- There is a recognition of the need to change;
- Customers are at the heart of everything;
- Constructive challenge and open debate are the norm;
- The emphasis is on finding solutions, not apportioning blame; and
- External comparison and challenge is invited.
In a performance culture, all activity – at organisational, team and individual level – is based on a cycle of “learn, plan, do, and review”.
The Work Foundation research into performance management conducted by Armstrong and Ward (2005) reached the following conclusion about the impact of performance management:
“Performance management has the potential to improve the performance of organisations and act as a lever to achieve cultural change. A focus on performance can bring real rewards for organisations. Performance management can be the key space or mechanism for dialogue in an organisation. An organisation’s choice of where to focus its attention in relation to performance management may in part determine its future and can certainly guide its culture.”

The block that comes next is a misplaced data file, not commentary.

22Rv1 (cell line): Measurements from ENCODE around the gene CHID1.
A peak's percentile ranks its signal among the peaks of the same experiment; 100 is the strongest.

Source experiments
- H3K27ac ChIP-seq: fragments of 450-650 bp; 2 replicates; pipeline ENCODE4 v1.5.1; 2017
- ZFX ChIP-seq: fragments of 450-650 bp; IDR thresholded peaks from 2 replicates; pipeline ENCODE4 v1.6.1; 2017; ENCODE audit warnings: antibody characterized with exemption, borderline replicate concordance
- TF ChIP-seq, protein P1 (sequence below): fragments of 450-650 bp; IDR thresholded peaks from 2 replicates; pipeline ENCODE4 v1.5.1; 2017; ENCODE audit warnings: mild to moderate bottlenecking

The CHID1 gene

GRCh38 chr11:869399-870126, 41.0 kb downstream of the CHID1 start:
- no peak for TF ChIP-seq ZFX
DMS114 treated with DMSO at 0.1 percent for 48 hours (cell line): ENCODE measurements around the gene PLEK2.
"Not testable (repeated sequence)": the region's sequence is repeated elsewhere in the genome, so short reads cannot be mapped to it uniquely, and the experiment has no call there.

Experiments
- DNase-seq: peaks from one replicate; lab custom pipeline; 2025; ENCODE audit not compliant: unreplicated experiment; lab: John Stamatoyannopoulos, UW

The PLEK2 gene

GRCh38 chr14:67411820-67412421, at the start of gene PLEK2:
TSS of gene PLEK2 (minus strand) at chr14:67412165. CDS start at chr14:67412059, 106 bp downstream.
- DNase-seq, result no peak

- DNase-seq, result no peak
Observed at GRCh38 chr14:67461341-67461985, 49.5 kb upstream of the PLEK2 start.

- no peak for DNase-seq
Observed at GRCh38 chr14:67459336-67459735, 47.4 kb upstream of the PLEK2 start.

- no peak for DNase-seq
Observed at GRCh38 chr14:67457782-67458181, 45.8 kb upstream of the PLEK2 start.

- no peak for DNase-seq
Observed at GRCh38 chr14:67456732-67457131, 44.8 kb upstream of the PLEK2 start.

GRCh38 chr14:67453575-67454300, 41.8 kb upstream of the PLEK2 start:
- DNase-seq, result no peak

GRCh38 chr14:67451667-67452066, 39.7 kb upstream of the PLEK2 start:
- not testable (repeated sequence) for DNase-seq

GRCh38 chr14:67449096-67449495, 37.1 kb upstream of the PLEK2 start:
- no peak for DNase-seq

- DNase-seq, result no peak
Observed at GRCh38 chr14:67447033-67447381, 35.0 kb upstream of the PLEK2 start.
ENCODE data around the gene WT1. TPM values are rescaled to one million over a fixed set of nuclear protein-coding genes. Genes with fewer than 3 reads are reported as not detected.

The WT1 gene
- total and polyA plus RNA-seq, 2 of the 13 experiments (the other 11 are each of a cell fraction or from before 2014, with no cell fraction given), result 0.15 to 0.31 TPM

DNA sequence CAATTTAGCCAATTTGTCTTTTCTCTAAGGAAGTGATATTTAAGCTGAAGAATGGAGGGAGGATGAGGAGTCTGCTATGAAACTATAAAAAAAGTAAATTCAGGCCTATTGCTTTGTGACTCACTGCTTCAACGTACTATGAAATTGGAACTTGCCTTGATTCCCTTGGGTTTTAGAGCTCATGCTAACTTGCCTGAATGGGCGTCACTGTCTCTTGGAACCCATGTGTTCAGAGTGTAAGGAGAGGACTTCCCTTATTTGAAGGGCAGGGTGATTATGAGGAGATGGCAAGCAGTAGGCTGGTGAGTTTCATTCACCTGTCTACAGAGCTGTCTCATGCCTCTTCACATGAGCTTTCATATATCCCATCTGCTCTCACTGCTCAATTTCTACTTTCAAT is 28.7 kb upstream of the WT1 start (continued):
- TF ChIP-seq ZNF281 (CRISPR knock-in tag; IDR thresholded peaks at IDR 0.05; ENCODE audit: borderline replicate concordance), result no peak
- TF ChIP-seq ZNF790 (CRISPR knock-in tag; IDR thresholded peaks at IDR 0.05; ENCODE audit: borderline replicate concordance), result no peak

A “performance management framework” groups together the activities that are aimed explicitly at improving overall organisational performance.
There is no single definition of what a performance management framework should or should not contain, but the most widely accepted framework defines five essential building blocks. Figure 1 illustrates the framework.
To work effectively, the five blocks must all be in place, be fully integrated and be embedded in the management of your organisation at all levels. If essential parts of the framework are not working well, it is likely to have consequential effects elsewhere.
There is a natural sequence in which each of the building blocks needs to be addressed. For example, it is difficult to design an effective individual performance plan if meaningful business targets have not been set.